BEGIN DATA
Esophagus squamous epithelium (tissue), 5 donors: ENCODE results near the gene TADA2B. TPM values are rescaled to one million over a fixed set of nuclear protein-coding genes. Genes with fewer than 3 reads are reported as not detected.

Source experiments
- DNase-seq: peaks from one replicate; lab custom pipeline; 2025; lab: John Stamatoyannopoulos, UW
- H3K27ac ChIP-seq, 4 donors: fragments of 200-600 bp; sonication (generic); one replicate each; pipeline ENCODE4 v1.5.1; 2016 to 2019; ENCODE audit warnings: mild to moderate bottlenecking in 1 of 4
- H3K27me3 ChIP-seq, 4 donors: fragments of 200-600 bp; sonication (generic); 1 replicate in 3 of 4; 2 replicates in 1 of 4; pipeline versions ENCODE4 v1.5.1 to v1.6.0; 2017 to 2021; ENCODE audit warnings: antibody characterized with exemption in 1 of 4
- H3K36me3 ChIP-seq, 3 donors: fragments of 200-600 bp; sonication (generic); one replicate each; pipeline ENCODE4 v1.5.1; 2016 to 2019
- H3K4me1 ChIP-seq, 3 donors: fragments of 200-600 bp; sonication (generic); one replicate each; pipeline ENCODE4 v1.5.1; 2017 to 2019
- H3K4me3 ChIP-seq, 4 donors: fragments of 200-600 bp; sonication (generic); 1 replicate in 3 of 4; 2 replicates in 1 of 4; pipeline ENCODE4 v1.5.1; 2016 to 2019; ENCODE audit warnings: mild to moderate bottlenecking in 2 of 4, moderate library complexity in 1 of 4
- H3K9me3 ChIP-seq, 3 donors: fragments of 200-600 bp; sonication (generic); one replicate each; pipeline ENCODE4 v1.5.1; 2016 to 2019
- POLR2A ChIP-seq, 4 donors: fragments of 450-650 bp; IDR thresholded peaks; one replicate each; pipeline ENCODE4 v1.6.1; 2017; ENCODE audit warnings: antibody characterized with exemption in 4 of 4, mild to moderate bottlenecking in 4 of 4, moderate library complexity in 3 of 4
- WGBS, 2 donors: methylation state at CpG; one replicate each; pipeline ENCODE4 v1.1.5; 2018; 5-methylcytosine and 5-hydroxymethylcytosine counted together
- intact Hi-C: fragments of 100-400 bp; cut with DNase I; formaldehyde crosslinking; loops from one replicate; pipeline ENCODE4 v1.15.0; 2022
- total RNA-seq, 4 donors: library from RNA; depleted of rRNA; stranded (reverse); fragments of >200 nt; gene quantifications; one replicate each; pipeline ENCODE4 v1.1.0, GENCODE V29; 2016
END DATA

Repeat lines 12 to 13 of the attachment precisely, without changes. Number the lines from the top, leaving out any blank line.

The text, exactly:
- intact Hi-C: fragments of 100-400 bp; cut with DNase I; formaldehyde crosslinking; loops from one replicate; pipeline ENCODE4 v1.15.0; 2022
- total RNA-seq, 4 donors: library from RNA; depleted of rRNA; stranded (reverse); fragments of >200 nt; gene quantifications; one replicate each; pipeline ENCODE4 v1.1.0, GENCODE V29; 2016